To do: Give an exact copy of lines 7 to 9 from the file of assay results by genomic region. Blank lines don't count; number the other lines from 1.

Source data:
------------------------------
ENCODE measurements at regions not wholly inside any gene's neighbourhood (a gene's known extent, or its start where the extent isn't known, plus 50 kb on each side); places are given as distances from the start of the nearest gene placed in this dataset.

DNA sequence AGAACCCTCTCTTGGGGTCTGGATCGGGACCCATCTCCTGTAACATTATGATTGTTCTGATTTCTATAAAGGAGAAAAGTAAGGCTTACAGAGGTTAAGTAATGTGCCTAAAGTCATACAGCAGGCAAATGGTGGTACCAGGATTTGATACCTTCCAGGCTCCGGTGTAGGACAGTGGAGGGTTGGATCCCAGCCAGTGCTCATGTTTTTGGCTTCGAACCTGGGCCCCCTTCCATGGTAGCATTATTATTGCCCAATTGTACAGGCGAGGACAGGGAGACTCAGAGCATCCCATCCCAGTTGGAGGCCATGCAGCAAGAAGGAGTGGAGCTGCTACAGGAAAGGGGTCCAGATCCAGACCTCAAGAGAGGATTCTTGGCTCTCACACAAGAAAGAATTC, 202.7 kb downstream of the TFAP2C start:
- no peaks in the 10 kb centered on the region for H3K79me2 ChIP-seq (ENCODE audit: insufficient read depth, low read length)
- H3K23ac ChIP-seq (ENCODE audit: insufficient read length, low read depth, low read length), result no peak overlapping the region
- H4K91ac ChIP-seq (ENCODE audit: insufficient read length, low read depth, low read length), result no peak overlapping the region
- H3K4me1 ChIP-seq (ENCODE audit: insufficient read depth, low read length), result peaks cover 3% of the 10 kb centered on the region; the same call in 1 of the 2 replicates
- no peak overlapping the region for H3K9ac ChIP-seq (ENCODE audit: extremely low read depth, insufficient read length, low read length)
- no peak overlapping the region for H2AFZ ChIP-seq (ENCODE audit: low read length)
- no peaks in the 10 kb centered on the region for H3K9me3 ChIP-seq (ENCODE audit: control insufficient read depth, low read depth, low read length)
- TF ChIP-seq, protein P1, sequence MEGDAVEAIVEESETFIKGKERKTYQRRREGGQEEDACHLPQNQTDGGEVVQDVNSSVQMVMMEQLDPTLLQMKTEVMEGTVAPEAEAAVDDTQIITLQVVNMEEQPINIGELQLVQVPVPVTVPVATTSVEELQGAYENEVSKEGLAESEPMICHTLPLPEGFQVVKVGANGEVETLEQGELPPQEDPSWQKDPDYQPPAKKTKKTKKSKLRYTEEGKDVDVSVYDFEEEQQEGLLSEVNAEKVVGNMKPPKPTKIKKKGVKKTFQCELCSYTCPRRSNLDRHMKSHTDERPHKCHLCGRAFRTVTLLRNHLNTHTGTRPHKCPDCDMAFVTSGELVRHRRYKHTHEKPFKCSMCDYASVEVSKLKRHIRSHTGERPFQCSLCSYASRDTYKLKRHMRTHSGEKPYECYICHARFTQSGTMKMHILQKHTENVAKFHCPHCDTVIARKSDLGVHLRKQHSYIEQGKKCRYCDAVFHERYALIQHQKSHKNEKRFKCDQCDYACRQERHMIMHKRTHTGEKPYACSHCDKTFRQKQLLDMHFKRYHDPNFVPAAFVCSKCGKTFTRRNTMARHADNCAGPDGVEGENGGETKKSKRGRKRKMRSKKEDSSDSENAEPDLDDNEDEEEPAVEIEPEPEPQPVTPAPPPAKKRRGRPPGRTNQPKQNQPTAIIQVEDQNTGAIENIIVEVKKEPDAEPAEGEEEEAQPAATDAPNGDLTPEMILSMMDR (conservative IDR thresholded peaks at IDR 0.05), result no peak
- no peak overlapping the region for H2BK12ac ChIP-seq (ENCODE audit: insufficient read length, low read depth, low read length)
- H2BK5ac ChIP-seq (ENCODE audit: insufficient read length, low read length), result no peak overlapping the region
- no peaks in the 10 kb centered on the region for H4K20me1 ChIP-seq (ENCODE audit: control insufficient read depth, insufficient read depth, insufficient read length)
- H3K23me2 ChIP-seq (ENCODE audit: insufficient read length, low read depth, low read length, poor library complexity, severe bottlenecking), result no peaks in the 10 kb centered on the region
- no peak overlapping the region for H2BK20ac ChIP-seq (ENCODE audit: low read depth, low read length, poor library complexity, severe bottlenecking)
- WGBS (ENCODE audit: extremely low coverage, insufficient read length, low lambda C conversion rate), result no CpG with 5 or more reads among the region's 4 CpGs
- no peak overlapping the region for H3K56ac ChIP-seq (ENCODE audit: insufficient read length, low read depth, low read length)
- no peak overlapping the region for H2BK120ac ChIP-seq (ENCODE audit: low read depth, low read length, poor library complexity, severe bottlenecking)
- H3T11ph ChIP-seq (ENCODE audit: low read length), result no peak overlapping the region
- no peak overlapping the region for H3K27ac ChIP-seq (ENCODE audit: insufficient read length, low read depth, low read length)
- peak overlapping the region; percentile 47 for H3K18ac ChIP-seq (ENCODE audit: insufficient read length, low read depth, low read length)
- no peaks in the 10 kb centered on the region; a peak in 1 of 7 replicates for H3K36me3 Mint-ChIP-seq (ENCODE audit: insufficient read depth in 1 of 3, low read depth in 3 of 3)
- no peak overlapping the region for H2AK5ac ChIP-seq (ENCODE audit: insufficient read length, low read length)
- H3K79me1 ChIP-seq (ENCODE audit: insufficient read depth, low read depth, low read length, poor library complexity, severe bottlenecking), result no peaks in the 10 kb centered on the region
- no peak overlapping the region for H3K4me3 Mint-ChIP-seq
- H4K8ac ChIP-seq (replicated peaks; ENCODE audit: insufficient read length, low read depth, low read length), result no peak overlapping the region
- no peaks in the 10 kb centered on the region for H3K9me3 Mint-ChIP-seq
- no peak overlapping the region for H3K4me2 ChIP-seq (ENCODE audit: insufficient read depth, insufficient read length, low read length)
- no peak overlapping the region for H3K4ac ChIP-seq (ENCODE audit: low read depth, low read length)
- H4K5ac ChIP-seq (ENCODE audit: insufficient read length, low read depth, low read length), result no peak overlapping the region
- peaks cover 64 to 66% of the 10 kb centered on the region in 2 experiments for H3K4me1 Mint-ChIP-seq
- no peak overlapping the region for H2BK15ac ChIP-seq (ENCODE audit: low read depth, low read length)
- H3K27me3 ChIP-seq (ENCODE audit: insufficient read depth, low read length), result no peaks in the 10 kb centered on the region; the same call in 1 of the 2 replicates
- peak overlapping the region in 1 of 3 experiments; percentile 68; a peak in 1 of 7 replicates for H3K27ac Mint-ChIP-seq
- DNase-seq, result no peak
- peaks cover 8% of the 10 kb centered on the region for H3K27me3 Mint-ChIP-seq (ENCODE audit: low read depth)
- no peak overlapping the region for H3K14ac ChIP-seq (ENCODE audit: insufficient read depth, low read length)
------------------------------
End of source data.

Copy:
- no peak overlapping the region for H3K9ac ChIP-seq (ENCODE audit: extremely low read depth, insufficient read length, low read length)
- no peak overlapping the region for H2AFZ ChIP-seq (ENCODE audit: low read length)
- no peaks in the 10 kb centered on the region for H3K9me3 ChIP-seq (ENCODE audit: control insufficient read depth, low read depth, low read length)